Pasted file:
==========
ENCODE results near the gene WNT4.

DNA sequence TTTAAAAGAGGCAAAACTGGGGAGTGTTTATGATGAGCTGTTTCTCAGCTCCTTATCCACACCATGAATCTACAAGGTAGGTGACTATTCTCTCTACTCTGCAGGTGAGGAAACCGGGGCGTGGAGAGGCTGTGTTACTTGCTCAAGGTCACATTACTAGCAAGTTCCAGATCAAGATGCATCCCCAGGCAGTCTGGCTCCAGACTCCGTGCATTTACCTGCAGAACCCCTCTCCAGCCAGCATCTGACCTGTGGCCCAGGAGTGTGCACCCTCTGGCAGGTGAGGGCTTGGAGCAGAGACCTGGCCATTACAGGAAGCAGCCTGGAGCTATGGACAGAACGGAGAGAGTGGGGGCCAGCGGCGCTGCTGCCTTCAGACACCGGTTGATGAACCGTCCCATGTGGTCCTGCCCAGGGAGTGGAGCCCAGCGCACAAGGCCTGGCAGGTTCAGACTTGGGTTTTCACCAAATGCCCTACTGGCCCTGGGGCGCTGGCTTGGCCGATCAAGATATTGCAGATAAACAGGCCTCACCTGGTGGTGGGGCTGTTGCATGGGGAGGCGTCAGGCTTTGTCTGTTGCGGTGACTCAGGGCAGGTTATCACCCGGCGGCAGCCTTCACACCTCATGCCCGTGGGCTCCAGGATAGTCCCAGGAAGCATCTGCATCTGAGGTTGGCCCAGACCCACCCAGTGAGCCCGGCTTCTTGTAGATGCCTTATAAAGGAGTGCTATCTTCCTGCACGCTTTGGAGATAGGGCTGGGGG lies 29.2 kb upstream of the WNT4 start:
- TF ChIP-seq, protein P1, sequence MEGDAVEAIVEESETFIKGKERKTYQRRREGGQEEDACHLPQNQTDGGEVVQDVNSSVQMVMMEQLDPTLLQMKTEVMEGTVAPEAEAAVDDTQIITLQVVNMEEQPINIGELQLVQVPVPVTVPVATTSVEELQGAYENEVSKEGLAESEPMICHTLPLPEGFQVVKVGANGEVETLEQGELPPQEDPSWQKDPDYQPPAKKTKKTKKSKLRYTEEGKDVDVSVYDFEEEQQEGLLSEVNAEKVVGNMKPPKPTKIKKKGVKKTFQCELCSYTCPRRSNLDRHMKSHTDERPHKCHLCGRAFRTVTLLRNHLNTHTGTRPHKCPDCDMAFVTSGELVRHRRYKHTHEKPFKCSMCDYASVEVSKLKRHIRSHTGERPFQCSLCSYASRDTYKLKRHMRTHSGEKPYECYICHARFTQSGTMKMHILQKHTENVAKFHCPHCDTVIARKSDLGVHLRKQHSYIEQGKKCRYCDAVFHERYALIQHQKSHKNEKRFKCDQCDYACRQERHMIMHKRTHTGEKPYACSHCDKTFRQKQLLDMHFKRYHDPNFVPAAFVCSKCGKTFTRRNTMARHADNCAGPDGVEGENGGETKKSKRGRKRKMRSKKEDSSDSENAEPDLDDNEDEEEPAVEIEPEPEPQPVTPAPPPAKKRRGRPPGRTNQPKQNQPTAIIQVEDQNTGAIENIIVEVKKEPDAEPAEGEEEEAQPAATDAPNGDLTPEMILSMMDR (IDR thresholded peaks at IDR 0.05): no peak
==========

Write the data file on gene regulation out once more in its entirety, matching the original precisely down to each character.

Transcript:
ENCODE results near the gene WNT4.

DNA sequence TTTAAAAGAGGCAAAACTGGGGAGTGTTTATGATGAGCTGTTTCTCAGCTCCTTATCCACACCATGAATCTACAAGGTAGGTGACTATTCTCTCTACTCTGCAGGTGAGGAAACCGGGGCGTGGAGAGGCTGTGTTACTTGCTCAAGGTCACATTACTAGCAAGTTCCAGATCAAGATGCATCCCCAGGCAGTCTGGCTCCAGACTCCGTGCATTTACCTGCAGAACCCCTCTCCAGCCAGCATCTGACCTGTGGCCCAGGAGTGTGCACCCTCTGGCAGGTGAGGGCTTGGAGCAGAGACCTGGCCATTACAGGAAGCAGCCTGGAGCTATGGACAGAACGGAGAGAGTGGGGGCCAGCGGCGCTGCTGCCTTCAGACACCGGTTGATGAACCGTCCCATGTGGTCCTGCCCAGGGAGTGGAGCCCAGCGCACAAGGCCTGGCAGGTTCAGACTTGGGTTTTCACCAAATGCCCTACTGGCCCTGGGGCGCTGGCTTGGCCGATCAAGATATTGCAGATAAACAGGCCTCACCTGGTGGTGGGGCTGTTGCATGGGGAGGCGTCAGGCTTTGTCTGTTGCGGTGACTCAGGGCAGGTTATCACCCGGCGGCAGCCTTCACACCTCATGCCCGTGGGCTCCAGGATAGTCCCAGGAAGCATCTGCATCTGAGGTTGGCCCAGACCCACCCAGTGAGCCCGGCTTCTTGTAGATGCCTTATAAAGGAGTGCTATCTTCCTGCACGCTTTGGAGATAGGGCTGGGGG lies 29.2 kb upstream of the WNT4 start:
- TF ChIP-seq, protein P1, sequence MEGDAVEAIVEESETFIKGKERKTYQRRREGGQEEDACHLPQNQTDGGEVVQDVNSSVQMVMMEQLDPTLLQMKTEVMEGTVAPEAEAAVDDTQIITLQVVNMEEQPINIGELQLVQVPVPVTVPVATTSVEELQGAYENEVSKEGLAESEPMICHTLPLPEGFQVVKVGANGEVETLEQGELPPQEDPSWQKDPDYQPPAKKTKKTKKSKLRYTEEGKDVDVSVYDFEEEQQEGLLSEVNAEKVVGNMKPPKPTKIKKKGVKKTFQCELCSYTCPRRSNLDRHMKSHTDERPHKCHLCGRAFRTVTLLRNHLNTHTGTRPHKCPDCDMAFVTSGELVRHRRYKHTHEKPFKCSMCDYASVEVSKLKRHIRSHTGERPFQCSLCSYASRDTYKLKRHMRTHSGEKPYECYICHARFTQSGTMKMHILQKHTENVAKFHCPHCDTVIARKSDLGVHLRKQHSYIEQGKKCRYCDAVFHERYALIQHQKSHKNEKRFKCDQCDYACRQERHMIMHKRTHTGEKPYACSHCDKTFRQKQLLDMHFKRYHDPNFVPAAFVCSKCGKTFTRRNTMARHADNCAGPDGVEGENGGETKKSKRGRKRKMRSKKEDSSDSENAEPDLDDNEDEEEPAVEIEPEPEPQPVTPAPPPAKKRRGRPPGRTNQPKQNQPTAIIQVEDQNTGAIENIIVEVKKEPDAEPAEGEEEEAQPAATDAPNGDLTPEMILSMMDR (IDR thresholded peaks at IDR 0.05): no peak